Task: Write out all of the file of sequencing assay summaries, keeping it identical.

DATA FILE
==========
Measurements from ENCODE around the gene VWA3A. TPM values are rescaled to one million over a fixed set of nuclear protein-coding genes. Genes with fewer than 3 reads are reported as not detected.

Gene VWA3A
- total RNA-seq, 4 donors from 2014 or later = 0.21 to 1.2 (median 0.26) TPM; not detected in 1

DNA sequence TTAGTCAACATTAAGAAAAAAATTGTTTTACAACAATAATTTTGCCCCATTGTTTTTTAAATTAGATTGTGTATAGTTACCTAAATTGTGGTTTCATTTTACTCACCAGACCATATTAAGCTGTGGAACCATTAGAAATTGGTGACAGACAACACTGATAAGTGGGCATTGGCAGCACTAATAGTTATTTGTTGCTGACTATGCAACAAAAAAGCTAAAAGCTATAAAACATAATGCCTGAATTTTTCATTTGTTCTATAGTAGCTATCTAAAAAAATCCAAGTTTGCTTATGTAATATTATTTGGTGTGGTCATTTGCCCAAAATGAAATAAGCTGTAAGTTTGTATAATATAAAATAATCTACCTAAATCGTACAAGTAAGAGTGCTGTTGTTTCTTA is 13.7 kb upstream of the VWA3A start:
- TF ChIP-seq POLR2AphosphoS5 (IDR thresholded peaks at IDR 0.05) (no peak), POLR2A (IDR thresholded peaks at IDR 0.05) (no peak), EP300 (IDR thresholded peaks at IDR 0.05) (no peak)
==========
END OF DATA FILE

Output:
Measurements from ENCODE around the gene VWA3A. TPM values are rescaled to one million over a fixed set of nuclear protein-coding genes. Genes with fewer than 3 reads are reported as not detected.

Gene VWA3A
- total RNA-seq, 4 donors from 2014 or later = 0.21 to 1.2 (median 0.26) TPM; not detected in 1

DNA sequence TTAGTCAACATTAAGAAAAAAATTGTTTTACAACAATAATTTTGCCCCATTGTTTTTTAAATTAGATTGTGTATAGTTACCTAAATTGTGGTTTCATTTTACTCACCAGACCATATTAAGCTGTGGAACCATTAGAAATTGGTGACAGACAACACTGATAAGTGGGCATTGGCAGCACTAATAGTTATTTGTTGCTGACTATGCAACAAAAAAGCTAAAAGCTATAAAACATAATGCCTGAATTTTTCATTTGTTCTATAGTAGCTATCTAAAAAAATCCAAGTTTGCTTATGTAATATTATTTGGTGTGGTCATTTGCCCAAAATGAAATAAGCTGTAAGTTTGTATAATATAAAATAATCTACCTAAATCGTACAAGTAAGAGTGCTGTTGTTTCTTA is 13.7 kb upstream of the VWA3A start:
- TF ChIP-seq POLR2AphosphoS5 (IDR thresholded peaks at IDR 0.05) (no peak), POLR2A (IDR thresholded peaks at IDR 0.05) (no peak), EP300 (IDR thresholded peaks at IDR 0.05) (no peak)